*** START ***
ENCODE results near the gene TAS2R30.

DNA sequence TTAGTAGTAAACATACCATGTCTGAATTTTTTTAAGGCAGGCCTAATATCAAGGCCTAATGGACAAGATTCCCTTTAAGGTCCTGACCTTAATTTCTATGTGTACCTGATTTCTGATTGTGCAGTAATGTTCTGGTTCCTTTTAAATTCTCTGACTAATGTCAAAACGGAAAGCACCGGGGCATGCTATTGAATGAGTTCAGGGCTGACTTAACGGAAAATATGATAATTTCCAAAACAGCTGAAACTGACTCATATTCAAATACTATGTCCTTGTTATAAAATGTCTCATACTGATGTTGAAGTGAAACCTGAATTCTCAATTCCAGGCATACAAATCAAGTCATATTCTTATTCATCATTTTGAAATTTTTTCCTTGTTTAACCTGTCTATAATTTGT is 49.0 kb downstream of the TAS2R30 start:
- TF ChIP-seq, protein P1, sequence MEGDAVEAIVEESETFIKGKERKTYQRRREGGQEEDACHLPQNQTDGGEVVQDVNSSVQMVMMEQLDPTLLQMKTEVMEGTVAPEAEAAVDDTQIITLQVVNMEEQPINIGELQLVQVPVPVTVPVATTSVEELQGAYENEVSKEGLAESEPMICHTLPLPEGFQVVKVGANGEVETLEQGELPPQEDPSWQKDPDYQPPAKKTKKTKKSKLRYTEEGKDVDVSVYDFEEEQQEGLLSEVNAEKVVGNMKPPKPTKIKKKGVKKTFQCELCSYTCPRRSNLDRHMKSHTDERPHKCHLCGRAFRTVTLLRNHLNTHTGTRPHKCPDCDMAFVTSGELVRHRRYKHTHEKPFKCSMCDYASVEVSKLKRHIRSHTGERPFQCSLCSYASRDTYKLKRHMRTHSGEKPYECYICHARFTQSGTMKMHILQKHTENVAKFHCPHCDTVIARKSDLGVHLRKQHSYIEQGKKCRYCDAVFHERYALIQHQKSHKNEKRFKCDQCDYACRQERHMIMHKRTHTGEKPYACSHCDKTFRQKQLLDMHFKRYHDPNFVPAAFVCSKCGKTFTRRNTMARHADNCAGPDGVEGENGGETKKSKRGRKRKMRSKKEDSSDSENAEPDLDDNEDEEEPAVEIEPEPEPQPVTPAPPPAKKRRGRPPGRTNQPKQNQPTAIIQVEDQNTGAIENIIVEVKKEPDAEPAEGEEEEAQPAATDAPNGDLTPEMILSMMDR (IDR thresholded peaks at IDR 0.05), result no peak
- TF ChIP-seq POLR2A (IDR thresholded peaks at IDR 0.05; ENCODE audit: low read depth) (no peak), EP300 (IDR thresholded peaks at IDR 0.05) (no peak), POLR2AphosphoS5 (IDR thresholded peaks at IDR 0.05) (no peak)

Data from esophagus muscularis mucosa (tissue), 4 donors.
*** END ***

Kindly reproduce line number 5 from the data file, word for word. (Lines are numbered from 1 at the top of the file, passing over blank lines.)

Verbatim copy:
Data from esophagus muscularis mucosa (tissue), 4 donors.